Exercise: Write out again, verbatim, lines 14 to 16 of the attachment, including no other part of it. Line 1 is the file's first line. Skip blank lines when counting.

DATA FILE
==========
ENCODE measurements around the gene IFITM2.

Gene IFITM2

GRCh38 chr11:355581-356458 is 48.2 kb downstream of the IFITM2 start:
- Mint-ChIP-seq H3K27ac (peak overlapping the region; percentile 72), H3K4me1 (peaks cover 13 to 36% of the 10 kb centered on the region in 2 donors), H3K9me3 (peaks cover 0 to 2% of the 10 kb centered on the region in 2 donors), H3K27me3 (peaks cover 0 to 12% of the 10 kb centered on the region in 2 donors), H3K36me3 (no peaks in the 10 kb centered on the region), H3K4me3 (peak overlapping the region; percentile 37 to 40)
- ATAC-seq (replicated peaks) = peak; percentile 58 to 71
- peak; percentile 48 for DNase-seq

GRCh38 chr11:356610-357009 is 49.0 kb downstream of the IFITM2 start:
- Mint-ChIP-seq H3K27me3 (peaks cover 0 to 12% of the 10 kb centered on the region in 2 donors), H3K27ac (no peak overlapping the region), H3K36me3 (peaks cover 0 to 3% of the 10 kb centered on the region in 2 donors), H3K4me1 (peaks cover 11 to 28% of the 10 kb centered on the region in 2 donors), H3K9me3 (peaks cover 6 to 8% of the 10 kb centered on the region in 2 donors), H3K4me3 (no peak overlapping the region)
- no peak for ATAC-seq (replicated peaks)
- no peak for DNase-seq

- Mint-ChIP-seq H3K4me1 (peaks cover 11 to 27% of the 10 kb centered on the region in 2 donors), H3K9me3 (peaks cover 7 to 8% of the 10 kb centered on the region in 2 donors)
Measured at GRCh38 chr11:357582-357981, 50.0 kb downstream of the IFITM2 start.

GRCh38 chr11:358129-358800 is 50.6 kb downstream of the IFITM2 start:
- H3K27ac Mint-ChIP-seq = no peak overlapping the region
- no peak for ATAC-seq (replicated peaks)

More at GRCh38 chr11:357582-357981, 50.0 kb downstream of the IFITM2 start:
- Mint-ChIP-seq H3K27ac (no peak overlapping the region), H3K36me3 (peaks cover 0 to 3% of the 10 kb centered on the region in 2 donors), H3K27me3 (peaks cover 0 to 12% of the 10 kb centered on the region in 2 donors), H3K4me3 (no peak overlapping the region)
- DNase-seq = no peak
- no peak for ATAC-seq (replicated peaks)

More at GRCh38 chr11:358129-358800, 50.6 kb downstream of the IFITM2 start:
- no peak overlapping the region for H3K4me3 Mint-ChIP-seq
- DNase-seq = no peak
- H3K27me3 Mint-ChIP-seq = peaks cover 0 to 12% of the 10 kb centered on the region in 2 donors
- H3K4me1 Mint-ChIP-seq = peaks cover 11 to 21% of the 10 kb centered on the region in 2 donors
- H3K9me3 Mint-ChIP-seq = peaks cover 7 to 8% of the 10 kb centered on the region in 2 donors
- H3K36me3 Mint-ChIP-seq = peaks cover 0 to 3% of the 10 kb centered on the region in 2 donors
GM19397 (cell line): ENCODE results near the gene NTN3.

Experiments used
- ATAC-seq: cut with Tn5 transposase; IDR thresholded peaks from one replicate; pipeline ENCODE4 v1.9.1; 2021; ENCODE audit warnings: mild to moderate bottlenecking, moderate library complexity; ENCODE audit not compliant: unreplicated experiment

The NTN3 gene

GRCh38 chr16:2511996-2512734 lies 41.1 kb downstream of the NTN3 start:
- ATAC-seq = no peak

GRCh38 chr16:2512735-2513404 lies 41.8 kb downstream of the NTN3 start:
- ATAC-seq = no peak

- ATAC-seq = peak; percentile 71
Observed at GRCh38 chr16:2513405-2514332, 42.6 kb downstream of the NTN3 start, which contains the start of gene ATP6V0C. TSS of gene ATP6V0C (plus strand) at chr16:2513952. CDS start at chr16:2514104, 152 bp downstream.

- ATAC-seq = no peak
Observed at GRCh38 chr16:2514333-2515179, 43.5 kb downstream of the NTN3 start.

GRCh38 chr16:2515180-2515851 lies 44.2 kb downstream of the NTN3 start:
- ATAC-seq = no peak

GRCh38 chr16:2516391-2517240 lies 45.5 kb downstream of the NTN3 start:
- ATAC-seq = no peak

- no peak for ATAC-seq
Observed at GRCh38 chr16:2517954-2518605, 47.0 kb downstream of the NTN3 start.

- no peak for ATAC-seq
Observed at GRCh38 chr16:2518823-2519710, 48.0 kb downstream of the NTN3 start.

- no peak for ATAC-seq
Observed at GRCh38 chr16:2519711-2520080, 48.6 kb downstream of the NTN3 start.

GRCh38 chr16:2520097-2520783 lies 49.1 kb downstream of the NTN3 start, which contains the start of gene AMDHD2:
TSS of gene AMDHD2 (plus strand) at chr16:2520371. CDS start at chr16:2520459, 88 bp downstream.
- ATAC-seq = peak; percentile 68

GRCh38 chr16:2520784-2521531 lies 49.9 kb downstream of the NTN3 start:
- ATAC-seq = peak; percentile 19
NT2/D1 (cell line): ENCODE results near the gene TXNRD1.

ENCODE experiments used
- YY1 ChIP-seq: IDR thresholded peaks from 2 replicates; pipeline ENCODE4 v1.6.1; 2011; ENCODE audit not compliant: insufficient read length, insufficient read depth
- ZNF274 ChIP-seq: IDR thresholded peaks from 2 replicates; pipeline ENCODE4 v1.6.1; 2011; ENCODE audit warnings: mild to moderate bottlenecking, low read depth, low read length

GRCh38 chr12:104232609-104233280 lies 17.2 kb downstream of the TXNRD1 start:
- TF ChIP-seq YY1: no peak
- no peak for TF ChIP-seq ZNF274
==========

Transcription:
- H3K27ac Mint-ChIP-seq = no peak overlapping the region
- no peak for ATAC-seq (replicated peaks)

More at GRCh38 chr11:357582-357981, 50.0 kb downstream of the IFITM2 start: